Updated: Apr 3
Between Eynsham lock and Swinford bridge is our year-round playground. Beyond the bridge, adventure waits until currents have slowed and temperatures lifted. It is a record-breaking warm late spring when we can finally return to the river after a long Covid-induced break. The water levels have receded dramatically since our last cool dip in March and the temperature is now well into double figures. For our first long swim in months, Louisa and I tug on wetsuits and head off upstream, uncertain how far we will manage.
Emerging from under the bridge, the moored boats and the red buoys are the first to greet us back, and then the tree, not visited since last autumn, that reaches out across the river, opposite the island. We’ve been told that breeding otters are resident nearby, perhaps on the island, but we are not graced with a sight of them. Otters can roam up to thirty miles in a day but normally only go a couple of miles. This seems a sensible distance to us and as no chill keeps us from venturing further, we continue our journey, beside meandering banks of reeds and nettles trimmed with lacy white umbrellifers and shot with yellow: here a shaggy dandelion, there a proud iris, and everywhere sprinkles of merry buttercups.
Two green buoys intrude on the watery rural idyll to signal a sand bank. Sure enough, before long, my hand catches on the bottom and I adjust my stroke until, defeated, I rise to my knees then stand to wade through ankle-deep water. Now I can lift my gaze to scan more a more distant horizon where fields roll up to a copse-topped hill; a few errant bushy trees have broken free from the arboreal gathering as if to tumble gleefully down the sunny hillside. Darting past, a cormorant threads landscape and riverscape into one stunning tapestry.
We swim on. A spur of leafy reeds juts out within banks of leafy reeds disguising our path and as I look up more frequently to check my route, a supercilious swan and her silvery-soft cygnets sail smoothly through. A heron monitors the river from his office in the reeds. I picture him adjusting his wire-rimmed spectacles with a finger-tip of wing feather and ostentatiously clearing his long grey throat to command the attention of lesser mortals. Did you know that herons will eat coots or moles?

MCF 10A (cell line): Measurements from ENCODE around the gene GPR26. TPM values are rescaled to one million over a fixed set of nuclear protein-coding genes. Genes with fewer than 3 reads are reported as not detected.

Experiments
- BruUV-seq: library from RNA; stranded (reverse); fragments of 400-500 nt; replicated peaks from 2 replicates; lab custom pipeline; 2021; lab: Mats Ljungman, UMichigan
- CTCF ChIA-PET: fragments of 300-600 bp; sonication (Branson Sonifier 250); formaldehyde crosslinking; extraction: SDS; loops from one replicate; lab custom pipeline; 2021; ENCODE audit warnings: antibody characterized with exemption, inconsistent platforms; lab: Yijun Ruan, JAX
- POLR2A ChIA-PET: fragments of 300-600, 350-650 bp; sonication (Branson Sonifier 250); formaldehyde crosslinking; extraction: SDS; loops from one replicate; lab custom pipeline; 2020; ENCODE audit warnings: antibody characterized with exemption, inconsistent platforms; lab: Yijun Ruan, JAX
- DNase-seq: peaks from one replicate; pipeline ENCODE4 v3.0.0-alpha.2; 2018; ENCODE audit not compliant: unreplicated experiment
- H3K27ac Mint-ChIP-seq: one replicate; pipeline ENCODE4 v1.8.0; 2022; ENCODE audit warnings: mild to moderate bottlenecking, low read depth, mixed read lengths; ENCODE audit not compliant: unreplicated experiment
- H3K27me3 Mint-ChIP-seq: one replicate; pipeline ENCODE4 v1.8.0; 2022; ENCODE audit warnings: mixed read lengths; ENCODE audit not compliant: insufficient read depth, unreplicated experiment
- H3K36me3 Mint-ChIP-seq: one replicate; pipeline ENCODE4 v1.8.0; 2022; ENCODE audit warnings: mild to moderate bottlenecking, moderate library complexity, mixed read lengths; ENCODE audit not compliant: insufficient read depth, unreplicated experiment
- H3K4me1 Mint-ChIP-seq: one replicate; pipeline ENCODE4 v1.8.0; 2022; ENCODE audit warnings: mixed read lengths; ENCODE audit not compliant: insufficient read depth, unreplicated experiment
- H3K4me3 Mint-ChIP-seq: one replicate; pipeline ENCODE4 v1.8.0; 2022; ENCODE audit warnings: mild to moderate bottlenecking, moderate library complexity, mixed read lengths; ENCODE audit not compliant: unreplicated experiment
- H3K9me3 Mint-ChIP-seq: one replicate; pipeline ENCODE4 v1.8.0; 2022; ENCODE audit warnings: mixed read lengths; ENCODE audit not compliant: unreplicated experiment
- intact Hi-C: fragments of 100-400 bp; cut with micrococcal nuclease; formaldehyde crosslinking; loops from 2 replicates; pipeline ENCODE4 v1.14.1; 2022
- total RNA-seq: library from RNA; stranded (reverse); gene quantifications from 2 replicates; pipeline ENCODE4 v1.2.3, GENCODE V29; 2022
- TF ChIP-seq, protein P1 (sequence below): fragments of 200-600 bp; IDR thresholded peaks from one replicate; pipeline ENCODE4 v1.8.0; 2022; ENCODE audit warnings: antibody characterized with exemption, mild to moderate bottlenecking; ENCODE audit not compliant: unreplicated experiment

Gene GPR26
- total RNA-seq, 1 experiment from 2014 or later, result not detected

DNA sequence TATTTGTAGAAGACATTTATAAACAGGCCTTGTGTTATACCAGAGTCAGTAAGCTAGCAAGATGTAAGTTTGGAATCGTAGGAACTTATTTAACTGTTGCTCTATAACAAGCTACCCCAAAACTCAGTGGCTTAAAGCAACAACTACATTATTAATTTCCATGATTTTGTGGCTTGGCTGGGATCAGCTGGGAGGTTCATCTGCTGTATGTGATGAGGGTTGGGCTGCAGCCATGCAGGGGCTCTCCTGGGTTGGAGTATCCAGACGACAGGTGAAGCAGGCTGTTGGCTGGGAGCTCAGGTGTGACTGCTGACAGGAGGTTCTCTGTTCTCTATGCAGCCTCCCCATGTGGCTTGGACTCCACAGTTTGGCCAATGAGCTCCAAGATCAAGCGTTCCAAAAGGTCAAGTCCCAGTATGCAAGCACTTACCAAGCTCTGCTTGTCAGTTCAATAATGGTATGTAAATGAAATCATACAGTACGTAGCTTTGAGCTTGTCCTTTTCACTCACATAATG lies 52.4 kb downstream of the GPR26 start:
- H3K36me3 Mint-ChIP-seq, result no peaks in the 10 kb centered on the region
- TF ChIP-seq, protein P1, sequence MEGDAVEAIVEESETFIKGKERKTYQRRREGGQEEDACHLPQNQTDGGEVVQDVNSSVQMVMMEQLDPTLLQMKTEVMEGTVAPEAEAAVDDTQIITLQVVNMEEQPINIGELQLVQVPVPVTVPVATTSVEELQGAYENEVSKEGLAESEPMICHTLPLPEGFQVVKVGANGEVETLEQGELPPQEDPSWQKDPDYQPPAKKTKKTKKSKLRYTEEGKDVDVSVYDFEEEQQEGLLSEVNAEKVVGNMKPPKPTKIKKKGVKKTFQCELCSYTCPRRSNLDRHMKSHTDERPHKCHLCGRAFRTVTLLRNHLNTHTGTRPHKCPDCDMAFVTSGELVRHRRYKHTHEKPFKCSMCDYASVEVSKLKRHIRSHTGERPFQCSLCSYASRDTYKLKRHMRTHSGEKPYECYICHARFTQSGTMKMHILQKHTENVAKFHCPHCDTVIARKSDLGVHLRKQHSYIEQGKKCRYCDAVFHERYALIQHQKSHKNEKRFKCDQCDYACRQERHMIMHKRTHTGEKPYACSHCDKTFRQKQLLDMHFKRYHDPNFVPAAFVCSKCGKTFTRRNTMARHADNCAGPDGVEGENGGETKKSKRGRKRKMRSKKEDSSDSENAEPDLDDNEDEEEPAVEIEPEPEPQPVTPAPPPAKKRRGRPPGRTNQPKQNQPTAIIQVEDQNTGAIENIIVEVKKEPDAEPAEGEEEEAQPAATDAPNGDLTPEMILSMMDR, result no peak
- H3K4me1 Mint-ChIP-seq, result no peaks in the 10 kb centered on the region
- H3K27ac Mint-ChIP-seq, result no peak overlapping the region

On the bank, tall thin grasses reach up from the reeds and appear as if the bristles of an upturned brush; on their tips, dark fluffy tufts that they have combed from the sky so that the glossy blue tresses of river that we swim along are the perfect reflection of a perfect morning. There is nothing that a cuckoo should do but sing; no greater act that a tern can perform than swoop. With a clink of spoon on mug, a waking boat opens its eyes to the day and curls a scent of wood smoke and bacon through the early morning air.
Onwards, to the boatyard, where in cool dark shadows, bruised and bruising behemoths squat by the bank. Restrained by ropes, their bullying menace in silent abeyance, a dusky odour leeches from their rotting hulls and lingers low on the air. Willow seeds drift snow-like over the surface of the darkened river and sinister thoughts tease my soul. When dappled light promises the return of summer, I relax and within forty strokes, the trees have released their grip on the bright day.
We have swum through Pink Hill lock in the other direction for an event and run across land to it. We know it’s getting close and each bend and curve that doesn’t reveal the anticipated landmark is a surprise. Until it is there, and we scramble out to mark our arrival with a photograph. A small dog seems absurdly pleased to see us and two signs, one in English, one in Polish, instruct us not to fish for carp.
A gentle current nudges us home and each feature that marks our route appears sooner than I expect. A family of ducks is unperturbed by our arrival back at the bridge. The day has shrugged off its early morning chill and on the bank, other swimmers are drying themselves so we exchange words of shared delight at the glory of starting the day with a ramble through the river.
Fiona Undrill, June 2020